We walked along the Seattle waterfront, the smell of seaweed, urine, and waffle cones filling our nostrils. People jostled and pressed in all around and I held my children’s hands tightly. Downtown in a big city I tend to get nervous, nervous of purse snatchers and kidnappers, worried that some lady will be getting high in the nasty public restroom stall again when my kids really need to pee. I notice everything seedy, disturbing, or sad and I want to protect my kids from seeing those things.
This particular trip to the big city we were showing some out-of-town visitors the sites, which always includes eating at Ivar’a Fish Bar, which means spending way too much on fish and chips which you then feed to the raucously bold seagulls.
When Wanda’s french fry supply ran out, she fed the seagulls my fries. When my fries ran out, she followed the seagulls’ bold scavenging example and started stealing from her aunt and uncle to feed the birdies. Eventually I cut her off.
“KayLynn and Cameron need to eat some of their fries… or possibly let their children have a turn feeding the seagulls.”
I told her it was okay to cry, just to let it all out. This made her cry harder. After a couple of minutes, she sat sullenly on my lap and Magoo walked over with a fresh tray of fries, a full, ten dollar tray of fries.
“That guy over there told me to share these with my sister,” Magoo said, gesturing to an older gentleman whom I had noticed enjoying my kids’ seagull-feeding joy earlier. He was several feet away with his back to us and not slowing down, not waiting around to be thanked or to watch my kids enjoy his gift.
Wanda combusted with excitement. SEAGULLS!
There are sweet people in this world, I thought.
Further down the waterfront, we came upon a penny squishing machine. Magoo really really wanted to squish a penny in a way that only a nine-year-old boy can want to pay money from his allowance to deface other money from his allowance. Of course he had not brought said allowance money with him so I fished into my wallet for two quarters and a penny to squish.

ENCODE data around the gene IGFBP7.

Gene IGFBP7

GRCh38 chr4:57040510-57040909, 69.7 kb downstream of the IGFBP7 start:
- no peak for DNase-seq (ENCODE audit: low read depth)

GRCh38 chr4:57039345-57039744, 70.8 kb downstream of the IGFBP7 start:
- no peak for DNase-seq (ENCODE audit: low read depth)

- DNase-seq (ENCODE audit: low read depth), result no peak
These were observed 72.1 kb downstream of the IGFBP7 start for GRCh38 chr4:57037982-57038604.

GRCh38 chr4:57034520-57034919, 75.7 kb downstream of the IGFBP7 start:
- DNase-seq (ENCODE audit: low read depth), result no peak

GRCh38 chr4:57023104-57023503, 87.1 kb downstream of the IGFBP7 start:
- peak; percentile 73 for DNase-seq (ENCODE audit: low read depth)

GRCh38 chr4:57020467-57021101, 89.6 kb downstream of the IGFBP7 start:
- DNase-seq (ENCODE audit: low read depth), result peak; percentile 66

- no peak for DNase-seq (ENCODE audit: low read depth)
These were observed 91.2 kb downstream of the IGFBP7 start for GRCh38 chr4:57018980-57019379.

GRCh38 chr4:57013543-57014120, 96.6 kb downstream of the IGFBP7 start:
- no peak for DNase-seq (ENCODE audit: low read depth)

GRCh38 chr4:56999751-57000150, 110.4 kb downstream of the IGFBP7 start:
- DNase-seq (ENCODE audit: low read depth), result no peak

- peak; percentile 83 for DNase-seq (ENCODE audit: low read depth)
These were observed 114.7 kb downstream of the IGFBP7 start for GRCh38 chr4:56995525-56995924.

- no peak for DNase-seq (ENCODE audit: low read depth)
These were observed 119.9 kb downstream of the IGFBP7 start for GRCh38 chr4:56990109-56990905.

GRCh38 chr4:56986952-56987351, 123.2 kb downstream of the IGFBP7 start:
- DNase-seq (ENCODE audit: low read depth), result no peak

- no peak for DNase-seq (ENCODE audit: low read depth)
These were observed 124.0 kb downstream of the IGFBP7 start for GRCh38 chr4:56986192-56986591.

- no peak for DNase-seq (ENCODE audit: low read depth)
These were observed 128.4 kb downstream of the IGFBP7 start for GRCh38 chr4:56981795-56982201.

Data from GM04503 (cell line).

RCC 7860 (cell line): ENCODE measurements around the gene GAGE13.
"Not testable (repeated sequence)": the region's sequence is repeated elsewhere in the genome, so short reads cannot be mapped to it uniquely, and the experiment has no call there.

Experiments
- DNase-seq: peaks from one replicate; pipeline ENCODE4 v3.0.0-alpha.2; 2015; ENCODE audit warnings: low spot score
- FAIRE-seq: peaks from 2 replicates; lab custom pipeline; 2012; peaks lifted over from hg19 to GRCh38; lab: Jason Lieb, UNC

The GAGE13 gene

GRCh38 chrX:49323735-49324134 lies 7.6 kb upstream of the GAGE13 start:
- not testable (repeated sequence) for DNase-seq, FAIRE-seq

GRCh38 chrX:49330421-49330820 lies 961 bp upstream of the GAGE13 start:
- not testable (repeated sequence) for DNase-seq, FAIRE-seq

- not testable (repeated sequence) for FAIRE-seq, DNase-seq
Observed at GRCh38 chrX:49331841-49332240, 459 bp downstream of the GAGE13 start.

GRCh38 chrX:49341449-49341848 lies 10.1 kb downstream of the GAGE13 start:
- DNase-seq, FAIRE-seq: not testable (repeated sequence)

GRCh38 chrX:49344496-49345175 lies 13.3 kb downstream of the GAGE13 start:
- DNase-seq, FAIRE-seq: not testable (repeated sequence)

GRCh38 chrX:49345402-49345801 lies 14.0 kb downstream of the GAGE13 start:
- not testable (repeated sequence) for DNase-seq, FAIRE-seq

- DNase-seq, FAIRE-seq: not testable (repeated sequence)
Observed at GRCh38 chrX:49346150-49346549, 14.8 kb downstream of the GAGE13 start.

Of course, when Magoo had squished a penny, Wanda needed to do it too. But, alas, I did not have any more quarters and thus my allowance loan shop was closed. Tears ran down her pathetic face and I really did feel sad for her. The squished penny was pretty sweet. “I’m sorry, Bubba,” I explained, “I don’t have any quarters but I can hug you if you’re sad.”
A man cleared his throat from behind me. “She can have these two quarters if it’s alright with you.” He was standing in line with his grandson waiting for the penny squisher and wanted to help out. I thanked him and fished in my wallet for five dimes to repay him.
“Don’t be silly,” he said, waving my money away.
There are so many sweet people in this world.
It’s easy to notice the jerks. They talk loudly through the most tender parts of your date night movie, make snide comments about your adventurous new haircut, and they never EVER follow the rules in the parent pick-up line at the elementary school.
When someone levels up from jerk status to evil psychopath, every media outlet in the world shouts it from the rooftops. If the major news organizations were raising the citizens of this great nation, they would be the worst parents ever. Talk about reinforcing negative behavior!
But for every notable and highly publicized scumbag, there are thousands of good people offering small acts of kindness, reaching out in love and understanding and spending fifty cents to make a little girl’s day. We get to choose which ones we focus on, where we put our energy.
Sure, I’m gonna hold my kids’ hands when I’m walking around downtown, but I will also remember that although I have never been mugged, kidnapped, purse-snatched or assaulted in my entire life, in one afternoon I had someone sacrifice his lunch in the name of preschooler seagull feeding, another give my daughter fifty cents to squish a penny, and multiple people smile or open doors for me.
As we were finishing our little walk downtown, I took the dimes and the few pennies I had left and put them in the hat of a street performer, blowing jazz tunes on his trumpet.
I want to be the kind of person who gives away my last fifty cents to a stranger and I want to focus on others who do the same. Choose to be and see the kind of world you want to live in. It’s there. You just have to look.